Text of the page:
Last week, Google banned 20 Android apps from its Play Store for their extraction of users’ emails, texts, location, and calls. The apps “rooted” devices with older Android operating systems, meaning they were able to bypass newer security protections. The expelled apps generally advertised as cleanup tech for unwanted files or as backup utilities. It is suspected that the apps were developed by Equus Technologies, a cyber arms company, and had been installed on 100 phones. Google is calling these apps “Lipizzan.” The same day Google announced the banning of these apps, antivirus company Sophos disclosed two Android apps surreptitiously collecting text messages: an app store shortcut and a skin care magazine. These have been downloaded up to 500,000 times.
In protest of the FCC’s plans to scrap net neutrality protections, many non-profits, companies and websites are banding together to host a day of action on July 12, 2017. Among the companies joining in this progressive movement: Amazon, Vimeo, GitHub, Netflix, Etsy, Twitter, and Spotify. What will the day of protest entail?
-a Twitter Brigade, tweeting net neutrality news through July 12
-30-second video bumper for online video content
-website alerts, like the one below (I’m going to try this one on my page!)
The point is to show what the internet would look like without the neutrality of browsing protected.
Without net neutrality, internet service providers will be free to steer you to their selected content, making slow lanes for companies that can’t pay up. A big company could get fast navigation through their website, but it can take more time to load a small non-profit’s page.
Support net neutrality on July 12! Join here.
As of yesterday, 44 states have called foul on providing some of the requested voter data from the state rolls, as requested by Kris Kobach of the Presidential Advisory Commission on Election Integrity. The commission was established to corroborate Trump’s claims of widespread voter fraud in the 2016 election. The data collected from the states will eventually be made public. Kobach has clarified the request of the letter sent to the states, stating that it is asking for what is publicly available in each state. Still, the letter asks for date of birth and last four digits of social security number, as well as elections voted in. 19 states have outwardly criticized the commission’s request. Virginia Governor Terry McAuliffe (D) stated,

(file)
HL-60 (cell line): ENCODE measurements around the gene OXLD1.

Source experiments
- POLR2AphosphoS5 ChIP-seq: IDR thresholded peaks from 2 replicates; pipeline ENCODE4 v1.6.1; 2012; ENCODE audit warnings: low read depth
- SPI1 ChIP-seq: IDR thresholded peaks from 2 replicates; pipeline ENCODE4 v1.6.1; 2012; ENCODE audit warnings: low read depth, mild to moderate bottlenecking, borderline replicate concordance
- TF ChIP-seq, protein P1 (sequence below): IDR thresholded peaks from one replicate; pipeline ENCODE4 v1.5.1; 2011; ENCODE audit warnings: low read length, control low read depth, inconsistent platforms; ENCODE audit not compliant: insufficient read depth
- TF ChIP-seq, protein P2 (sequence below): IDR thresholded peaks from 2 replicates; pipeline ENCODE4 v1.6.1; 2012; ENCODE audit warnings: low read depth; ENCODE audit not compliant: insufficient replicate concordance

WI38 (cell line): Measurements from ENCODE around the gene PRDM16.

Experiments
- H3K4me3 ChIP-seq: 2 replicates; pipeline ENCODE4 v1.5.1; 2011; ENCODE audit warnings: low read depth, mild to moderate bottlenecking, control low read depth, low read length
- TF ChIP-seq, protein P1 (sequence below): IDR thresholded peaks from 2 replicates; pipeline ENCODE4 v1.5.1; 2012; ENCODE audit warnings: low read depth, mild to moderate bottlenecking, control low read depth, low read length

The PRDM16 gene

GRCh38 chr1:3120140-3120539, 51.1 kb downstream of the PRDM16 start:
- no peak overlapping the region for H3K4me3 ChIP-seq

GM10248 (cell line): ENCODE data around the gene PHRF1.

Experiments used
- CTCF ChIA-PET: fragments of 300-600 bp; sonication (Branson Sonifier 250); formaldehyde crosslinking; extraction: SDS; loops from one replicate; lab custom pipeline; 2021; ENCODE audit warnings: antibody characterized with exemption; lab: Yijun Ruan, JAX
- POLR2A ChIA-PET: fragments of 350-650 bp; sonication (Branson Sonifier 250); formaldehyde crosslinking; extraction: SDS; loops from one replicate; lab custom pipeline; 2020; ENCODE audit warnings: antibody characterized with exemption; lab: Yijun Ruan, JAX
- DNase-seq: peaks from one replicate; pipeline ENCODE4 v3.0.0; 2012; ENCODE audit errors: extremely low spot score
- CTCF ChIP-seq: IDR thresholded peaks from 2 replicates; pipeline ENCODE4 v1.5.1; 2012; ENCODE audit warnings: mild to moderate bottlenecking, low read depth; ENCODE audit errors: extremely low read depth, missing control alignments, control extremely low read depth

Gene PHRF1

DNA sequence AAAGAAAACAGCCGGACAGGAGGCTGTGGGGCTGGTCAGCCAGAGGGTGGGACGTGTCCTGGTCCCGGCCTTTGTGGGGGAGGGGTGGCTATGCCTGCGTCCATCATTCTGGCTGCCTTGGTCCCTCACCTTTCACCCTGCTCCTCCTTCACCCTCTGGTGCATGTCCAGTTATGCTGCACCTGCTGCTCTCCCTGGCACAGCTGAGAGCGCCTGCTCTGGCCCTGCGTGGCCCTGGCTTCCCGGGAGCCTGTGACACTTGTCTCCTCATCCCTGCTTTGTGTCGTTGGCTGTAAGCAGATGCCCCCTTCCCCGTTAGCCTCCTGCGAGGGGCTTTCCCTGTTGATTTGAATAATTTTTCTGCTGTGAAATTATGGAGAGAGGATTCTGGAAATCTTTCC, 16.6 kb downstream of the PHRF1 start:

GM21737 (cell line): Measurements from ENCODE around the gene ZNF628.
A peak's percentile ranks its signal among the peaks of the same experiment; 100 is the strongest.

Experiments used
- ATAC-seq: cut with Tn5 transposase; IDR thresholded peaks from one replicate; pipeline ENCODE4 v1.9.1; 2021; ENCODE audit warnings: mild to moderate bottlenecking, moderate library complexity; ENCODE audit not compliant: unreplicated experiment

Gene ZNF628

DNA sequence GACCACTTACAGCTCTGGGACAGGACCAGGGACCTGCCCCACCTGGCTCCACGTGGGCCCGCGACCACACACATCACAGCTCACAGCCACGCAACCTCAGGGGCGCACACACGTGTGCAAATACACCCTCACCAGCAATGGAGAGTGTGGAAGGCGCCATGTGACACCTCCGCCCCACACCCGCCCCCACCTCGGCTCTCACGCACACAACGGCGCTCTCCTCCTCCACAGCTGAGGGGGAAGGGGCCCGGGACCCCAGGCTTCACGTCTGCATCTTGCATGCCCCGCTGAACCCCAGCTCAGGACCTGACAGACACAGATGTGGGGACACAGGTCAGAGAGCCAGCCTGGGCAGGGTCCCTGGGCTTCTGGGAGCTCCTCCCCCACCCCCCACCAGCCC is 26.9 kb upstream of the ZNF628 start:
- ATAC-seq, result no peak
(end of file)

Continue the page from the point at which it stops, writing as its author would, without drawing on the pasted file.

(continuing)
“At best this commission was set up as a pretext to validate Donald Trump’s alternative election facts, and at worst is a tool to commit large-scale voter suppression.”
Many state laws prevent the release of the requested data, and public officials are pointing to specious claims of voter fraud with the intent of voter suppression, as well as complete disregard to privacy.
In response, Trump brings up the flawed “something to hide” argument, so often used to flout privacy concerns. Equating privacy with criminality and clandestine activity is the classic way to disregard the benefits of privacy and shame those who resist oppression. Pointing to the “distinction” of a group requesting private data does not mean that group will handle data responsibly. Especially in this case, where the purpose is to link the data with other sources and make it public.
Election officials across the 50 states received a letter this week from Kris Kobach, Kansas Secretary of State and the vice chairman of a White House commission looking into voter fraud. The commission is chaired by Pence and was established by Trump after his claims that 5 million people voted illegally in the election that brought him into office. Requested in the letter: names, addresses, dates of birth, political party, last 4 digits of SSN, and which elections each person voted in in since 2006. For all voters. In the country. Kobach is known for advocating that state voter data be compared to auxiliary sources to pick out non-citizens or people otherwise ineligible to register.
Voter advocacy groups argue that such a comparison process is flawed and will result in legitimate voters being barred from the vote. CA’s Secretary of State, Alex Padilla, responded that he would not provide sensitive voter information to the commission. Democrats are wary of Kobach’s motives in seeking these data, as well as those of the commission, claiming that the lack of transparency is evidence of efforts to suppress votes.